Israel has begun paying compensation worth 64 million shekels ($17.5 million) to illegal Israeli settlers forcibly evacuated from the occupied West Bank.
The money will be paid to settlers from three illegal Israeli outposts – Amona, Ofra and Netiv Ha'avot – which were forcibly evacuated after being built in the occupied West Bank without approval from the Israeli government. Though Israel differentiates between outposts and settlements, both are illegal under international law.
The Israeli government today announced that it would pay 64 million shekels in compensation to the families of the three outposts, Arutz Sheva reported. The head of the Israeli regional council where the outposts were located, Yisrael Gantz, said of the decision: "I thank the government secretariat, the interior minister […] for their energetic action. I am certain that the aid money will be invested in building permanent homes in Amichai. Beyond that, we pray and hope for our return to Amona."
Gantz was referring to the government-sanctioned settlement of Amichai, located north of Ramallah in the occupied West Bank. Amichai is inhabited by 40 families who were evacuated from Amona in February 2017, after the Israeli Supreme Court ruled that it was built on private Palestinian land. During the evacuation, clashes erupted between the settlers and Israeli forces, with 20 police officers injured and 13 arrested for "disturbances". The families moved in to Amichai in March 2018, the first "new" settlement to be built in 25 years.
In August, Israel revealed plans to expand Amichai to triple its size in a bid to "legalise" the nearby outpost of Adei Ad, a move which Israeli NGO Yesh Din said would deny neighbouring Palestinians access to their farmland. Adei Ad was previously home to Amiram Ben-Uriel, the extremist Israeli settler responsible for the arson attack against the Dawabsheh family in 2015. The attack killed three members of the family, including 18-month-old baby Ali, and left his brother Ahmed orphaned. The Dawabsheh's home was situated in the village of Duma, some four kilometres from the Amichai settlement and overlooked by the Adei Ad outpost.
Despite being evacuated in 2017, in December a group of illegal settlers tried to re-establish an outpost on the old Amona site. Amid a week marred by violence across the occupied West Bank, the former Amona settlers took matters into their own hands in what they called "the basic Zionist response to Arab terror". The regional council said it had erected two modular homes – prefabricated buildings often used to establish illegal Israeli outposts – at the site.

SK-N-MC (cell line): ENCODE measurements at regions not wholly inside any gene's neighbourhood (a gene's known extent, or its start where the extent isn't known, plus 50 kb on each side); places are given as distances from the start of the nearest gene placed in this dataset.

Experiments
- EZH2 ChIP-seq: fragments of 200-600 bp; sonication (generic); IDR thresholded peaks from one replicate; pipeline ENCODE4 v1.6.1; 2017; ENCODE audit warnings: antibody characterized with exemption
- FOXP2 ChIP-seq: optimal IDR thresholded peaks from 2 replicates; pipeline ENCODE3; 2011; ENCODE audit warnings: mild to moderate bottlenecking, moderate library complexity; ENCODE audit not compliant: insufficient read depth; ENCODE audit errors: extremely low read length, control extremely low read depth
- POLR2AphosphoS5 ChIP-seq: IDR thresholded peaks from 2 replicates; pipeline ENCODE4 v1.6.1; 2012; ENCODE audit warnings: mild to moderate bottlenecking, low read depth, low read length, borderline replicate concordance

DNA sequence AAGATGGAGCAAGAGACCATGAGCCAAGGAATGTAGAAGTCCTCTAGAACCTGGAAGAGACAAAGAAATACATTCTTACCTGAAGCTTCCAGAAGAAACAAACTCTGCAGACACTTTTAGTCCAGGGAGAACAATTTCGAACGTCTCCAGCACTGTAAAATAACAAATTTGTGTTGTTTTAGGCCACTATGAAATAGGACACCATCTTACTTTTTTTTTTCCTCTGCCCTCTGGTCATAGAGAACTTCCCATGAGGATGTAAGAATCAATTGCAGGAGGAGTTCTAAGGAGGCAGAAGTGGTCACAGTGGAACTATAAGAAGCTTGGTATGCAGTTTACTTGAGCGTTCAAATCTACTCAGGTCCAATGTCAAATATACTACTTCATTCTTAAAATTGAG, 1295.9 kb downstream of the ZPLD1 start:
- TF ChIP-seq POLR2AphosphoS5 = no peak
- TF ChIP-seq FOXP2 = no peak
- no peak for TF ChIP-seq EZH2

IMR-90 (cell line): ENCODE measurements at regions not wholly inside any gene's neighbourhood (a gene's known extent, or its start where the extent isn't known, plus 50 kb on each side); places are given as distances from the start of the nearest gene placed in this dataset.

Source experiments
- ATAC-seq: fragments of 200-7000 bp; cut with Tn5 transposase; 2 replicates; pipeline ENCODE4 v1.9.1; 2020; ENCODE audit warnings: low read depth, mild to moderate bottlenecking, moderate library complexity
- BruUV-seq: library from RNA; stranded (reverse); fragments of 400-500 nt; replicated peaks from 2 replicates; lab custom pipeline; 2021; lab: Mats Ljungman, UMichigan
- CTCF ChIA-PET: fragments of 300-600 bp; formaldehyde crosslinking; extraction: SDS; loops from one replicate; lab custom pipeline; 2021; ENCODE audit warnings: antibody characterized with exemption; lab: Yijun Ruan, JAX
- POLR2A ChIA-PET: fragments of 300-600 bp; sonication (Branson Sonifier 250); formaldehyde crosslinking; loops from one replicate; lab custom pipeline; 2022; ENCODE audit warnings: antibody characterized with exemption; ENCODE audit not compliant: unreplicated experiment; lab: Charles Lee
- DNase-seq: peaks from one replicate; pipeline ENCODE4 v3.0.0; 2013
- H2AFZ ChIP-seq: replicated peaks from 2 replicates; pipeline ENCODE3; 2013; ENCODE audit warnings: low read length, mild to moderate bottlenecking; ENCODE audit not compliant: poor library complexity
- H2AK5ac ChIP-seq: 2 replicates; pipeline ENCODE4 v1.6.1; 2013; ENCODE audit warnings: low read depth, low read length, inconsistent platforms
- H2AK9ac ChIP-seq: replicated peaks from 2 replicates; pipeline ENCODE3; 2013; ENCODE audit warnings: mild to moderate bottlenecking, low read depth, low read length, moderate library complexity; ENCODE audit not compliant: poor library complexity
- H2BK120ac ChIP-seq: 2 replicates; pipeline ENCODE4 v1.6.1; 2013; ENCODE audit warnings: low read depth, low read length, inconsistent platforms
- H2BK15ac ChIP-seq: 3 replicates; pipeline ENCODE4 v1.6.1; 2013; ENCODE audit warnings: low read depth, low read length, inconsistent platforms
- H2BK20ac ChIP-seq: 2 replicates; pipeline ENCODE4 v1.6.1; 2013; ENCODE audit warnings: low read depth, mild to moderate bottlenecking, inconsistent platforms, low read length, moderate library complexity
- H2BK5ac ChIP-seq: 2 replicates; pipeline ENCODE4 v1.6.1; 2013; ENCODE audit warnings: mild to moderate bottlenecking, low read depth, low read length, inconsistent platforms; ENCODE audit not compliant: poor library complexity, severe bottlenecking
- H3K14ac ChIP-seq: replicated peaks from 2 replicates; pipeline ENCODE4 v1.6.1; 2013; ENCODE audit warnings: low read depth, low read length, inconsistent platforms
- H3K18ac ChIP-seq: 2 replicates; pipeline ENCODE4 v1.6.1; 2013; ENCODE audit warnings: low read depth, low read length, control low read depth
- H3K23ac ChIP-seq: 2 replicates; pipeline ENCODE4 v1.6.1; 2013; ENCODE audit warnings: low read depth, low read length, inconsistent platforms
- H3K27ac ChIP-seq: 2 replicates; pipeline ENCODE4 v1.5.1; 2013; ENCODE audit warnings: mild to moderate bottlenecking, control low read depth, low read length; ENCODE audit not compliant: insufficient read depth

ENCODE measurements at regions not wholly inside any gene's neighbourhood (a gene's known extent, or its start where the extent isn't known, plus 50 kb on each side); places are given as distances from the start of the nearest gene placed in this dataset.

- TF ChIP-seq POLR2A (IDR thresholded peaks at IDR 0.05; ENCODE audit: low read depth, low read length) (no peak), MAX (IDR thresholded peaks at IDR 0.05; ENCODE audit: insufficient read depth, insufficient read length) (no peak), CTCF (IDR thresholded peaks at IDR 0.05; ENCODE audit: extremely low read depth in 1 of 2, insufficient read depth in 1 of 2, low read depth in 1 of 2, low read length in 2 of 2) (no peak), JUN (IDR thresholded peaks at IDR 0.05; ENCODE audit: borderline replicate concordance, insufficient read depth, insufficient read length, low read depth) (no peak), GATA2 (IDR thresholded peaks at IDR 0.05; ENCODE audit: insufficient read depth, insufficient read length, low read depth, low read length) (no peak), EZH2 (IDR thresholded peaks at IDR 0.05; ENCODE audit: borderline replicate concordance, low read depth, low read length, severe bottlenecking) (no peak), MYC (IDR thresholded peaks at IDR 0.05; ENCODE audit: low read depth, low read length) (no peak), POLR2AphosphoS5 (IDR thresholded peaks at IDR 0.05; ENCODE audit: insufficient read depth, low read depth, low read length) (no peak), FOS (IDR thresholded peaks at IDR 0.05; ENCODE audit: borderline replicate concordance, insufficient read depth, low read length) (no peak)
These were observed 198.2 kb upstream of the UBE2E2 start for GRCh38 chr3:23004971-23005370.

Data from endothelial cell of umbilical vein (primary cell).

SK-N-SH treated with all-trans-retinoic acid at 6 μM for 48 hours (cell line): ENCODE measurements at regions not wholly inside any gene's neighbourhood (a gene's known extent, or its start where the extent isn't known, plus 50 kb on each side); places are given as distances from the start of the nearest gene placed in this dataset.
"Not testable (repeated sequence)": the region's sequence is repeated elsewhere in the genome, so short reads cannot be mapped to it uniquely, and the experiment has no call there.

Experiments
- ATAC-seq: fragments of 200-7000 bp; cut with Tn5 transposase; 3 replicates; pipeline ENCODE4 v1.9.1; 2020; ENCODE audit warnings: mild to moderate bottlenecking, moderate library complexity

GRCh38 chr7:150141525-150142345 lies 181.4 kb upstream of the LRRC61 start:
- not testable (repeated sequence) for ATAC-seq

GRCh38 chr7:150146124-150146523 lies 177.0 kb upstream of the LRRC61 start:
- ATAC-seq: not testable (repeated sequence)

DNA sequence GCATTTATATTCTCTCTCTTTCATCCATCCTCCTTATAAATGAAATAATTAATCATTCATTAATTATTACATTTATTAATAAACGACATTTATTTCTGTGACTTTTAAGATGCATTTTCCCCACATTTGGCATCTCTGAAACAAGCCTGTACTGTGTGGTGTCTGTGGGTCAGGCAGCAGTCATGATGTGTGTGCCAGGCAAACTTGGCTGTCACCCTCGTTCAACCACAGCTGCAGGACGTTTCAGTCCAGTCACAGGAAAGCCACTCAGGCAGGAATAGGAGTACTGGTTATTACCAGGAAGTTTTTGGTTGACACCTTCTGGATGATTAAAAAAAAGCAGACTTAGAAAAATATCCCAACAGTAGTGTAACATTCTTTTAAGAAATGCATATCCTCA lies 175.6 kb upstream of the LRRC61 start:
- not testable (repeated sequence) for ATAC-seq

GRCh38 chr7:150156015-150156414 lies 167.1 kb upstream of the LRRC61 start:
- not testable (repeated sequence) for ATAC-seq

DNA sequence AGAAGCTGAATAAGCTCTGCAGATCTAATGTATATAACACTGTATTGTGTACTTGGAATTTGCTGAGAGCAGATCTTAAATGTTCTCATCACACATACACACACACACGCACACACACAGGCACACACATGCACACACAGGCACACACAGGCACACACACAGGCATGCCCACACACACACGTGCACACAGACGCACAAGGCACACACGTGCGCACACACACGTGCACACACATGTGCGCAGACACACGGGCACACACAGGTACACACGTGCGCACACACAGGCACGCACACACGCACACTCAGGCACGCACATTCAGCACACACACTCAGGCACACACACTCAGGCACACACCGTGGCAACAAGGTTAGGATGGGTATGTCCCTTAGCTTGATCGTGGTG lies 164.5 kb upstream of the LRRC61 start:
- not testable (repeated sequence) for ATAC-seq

At the time, Yisrael Gantz thanked Knesset Member (MK) Bezalel Smotrich for his help in promoting the reconstruction of Amona. Smotrich is renowned for his support of extreme right-wing settlers, the extent of which was thrust into the spotlight in December when Yesh Din demanded that an investigation be opened into his social media incitement. Yesh Din asked Israel's Attorney General, Avichai Mandelblit, to open a criminal probe into a tweet in which Smotrich called on illegal Israeli settlers in the occupied West Bank to attack Palestinian vehicles on Route 60.
That night, scores of Israeli settler youth went to Route 60 to throw stones at passing Palestinian vehicles, forcing them to leave the road in order to avoid further damage or injury. Video footage showed masked settlers throwing stones at Palestinians' windshields, before continuing down the road to target more vehicles.
Speaking about today's compensation verdict, Smotrich said: "We will not forget the glorious settlement and the hold on the Amona ridge. The heroes of Amona, who have not broken down, continue to establish a central community in the hills of Shilo [off Route 60, south of Nablus], and the aid money will be of great help."
Earlier this month, Smotrich was elected head of the National Union, an extreme faction of the already right-wing Jewish Home party. Speaking shortly after his victory, Smotrich expressed his ambition to lead the whole Jewish Home party – which has not chosen a leader to replace Education Minister Naftali Bennett, who broke away to form the New Right (Hayemin HeHadash) party in December.